The central banking race for digital currencies has officially started.
In a recent press release from the European Central Bank (ECB), a suite of national central banks, including the Bank of Canada, Bank of England, Bank of Japan, Swiss National Bank, ECB, Sveriges Riksbank (Sweden’s central bank), and the Bank for International Settlements (BIS) are teaming up to explore the potential of central bank-issued digital currencies.
The landmark announcement comes amid a changing backdrop of the web. As society progresses further into the possibility of a digital age, more infrastructure, institutions, and social tools will continue to be ported from the physical to the digital world.
In particular, money and identity.
Digital currencies will necessarily require an adequate digital identity counterpart — a notion not lost on Maxonrow, the KYC and identity blockchain. Maxonrow is fresh off the release of its recent MAX-Scan product release, and the timing couldn’t be more propitious.
Forecasting Digital Currencies
A central bank-issued digital currency necessarily requires a strict KYC/identity infrastructure since the monetary system would originate from a national government.
Ever since Facebook’s high-profile exhibition of Libra, the corporate-backed digital currency, regulators have been at odds with the notion of digital currencies while furtively exploring their potential at the same time. A digital currency, especially within a collaboration of central banks as mentioned in the ECB statement, has several advantages — particularly for nations outside the US.
Evidence of foreign interests in “dethroning the dollar,” is rapidly ballooning. Many governments intend to utilize blockchain-based digital currencies as the weapon to erode the dollar’s hegemony. Launching a new monetary system outside the SWIFT system controlled by US regulators, or bypassing US intermediary banks installed throughout payment routes around the world, is enticing for both US allies and enemies.
But the possibilities of central bank-issued digital currencies are inextricably linked to the development of robust digital identity infrastructure.
There’s a reason banks prefer their own digital currencies over bitcoin — their versions wouldn’t be pseudonymous.
Playing the devil’s advocate, bitcoin launched an industry that empowered money laundering and made absconding with stolen funds (to the tune of billions of dollars) much more straightforward for cybercriminals. Governments naturally frown upon such retrogression. But they have not shuttered the idea of cryptocurrencies entirely, primarily because of their subtle advantages.
Digital currencies can prove to be the glue that helps mold a new financial era. A vision that is congruent with a long-tail vision of revamping outdated financial asset dynamics (e.g., lack of interoperability).
But that complementary identity infrastructure is missing.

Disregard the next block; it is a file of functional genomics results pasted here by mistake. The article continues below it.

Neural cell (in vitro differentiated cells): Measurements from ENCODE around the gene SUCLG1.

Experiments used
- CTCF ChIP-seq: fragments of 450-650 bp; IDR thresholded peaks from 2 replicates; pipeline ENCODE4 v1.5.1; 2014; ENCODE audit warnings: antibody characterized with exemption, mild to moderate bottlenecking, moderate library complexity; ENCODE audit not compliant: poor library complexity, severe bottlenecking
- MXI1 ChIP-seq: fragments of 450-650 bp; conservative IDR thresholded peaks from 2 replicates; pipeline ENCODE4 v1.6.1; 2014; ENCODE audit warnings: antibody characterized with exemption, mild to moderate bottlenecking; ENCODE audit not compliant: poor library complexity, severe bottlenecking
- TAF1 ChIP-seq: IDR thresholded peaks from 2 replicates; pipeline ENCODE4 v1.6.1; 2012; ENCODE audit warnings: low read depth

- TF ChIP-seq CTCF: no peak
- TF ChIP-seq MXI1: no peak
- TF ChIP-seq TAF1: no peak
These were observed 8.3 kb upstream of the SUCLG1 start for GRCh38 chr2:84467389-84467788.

Governments want the advantages of blockchain-issued digital currencies and standardized digital identity but without the public outcry over privacy intrusions. Ironically, companies like Facebook have elevated those outcries to a fever pitch in recent years.
The Best of Both Worlds
Maxonrow carefully crafted a blockchain that respects user privacy.
However, it still adheres to KYC standards, is congruent with issuing digital assets (True Asset Issuing), and can be wielded as a private solution for digital identity that complements the digital currency endeavors of major governments.
The compromise between a private KYC blockchain and government overreach is the type of identity transformation the Internet needs.
For example, the MAX-Scan block explorer enables users to trace transactions on the Maxonrow blockchain while maintaining a degree of privacy. User attestations of KYC adherence can be appended to transactions, with the sensitive details only recoverable by government authorities in cases of illicit activity.
Anonymity is preserved on the blockchain as long as no illegal activity is discovered, which strikes a balance between cypherpunk ethos and government’s consent for digital identity infrastructure.
Within the context of digital currencies, blockchain platforms like Maxonrow can become the standardized medium through which institutions, businesses, and individuals register for, say, a KYC whitelist concerning a specific asset class denominated in the national digital currency.
Many people would likely feel uncomfortable registering a permanent financial identity with a central bank digital currency — the dystopian complications are daunting. Nonetheless, the use of cash is rapidly declining around the world. Something needs to fill the void.
Solutions, such as Maxonrow, can function as a KYC buffer between full-blown government surveillance and the type of KYC/identity infrastructure the web of the 2020s requires.
Whether you’re a cypherpunk or central banker, that’s a compromise worth considering.